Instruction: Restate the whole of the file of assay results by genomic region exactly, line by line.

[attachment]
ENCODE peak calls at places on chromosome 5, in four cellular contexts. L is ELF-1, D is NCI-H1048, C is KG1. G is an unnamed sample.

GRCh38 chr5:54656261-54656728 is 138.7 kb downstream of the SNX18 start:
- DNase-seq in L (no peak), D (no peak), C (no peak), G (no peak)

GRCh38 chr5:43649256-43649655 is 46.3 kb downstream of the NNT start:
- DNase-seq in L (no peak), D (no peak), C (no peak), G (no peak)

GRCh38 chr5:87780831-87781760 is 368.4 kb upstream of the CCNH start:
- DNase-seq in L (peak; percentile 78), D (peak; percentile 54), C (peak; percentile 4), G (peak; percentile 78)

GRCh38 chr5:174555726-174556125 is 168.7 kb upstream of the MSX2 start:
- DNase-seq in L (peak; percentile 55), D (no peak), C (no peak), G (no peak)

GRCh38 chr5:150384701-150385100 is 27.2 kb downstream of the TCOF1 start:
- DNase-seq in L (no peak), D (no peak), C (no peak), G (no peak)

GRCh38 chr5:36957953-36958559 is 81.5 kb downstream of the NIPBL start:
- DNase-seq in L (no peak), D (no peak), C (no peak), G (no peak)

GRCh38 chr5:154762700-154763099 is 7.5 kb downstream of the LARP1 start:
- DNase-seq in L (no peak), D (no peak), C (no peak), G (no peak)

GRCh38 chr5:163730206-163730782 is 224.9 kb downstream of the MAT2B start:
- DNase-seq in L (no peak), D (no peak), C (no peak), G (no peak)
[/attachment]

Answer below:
ENCODE peak calls at places on chromosome 5, in four cellular contexts. L is ELF-1, D is NCI-H1048, C is KG1. G is an unnamed sample.

GRCh38 chr5:54656261-54656728 is 138.7 kb downstream of the SNX18 start:
- DNase-seq in L (no peak), D (no peak), C (no peak), G (no peak)

GRCh38 chr5:43649256-43649655 is 46.3 kb downstream of the NNT start:
- DNase-seq in L (no peak), D (no peak), C (no peak), G (no peak)

GRCh38 chr5:87780831-87781760 is 368.4 kb upstream of the CCNH start:
- DNase-seq in L (peak; percentile 78), D (peak; percentile 54), C (peak; percentile 4), G (peak; percentile 78)

GRCh38 chr5:174555726-174556125 is 168.7 kb upstream of the MSX2 start:
- DNase-seq in L (peak; percentile 55), D (no peak), C (no peak), G (no peak)

GRCh38 chr5:150384701-150385100 is 27.2 kb downstream of the TCOF1 start:
- DNase-seq in L (no peak), D (no peak), C (no peak), G (no peak)

GRCh38 chr5:36957953-36958559 is 81.5 kb downstream of the NIPBL start:
- DNase-seq in L (no peak), D (no peak), C (no peak), G (no peak)

GRCh38 chr5:154762700-154763099 is 7.5 kb downstream of the LARP1 start:
- DNase-seq in L (no peak), D (no peak), C (no peak), G (no peak)

GRCh38 chr5:163730206-163730782 is 224.9 kb downstream of the MAT2B start:
- DNase-seq in L (no peak), D (no peak), C (no peak), G (no peak)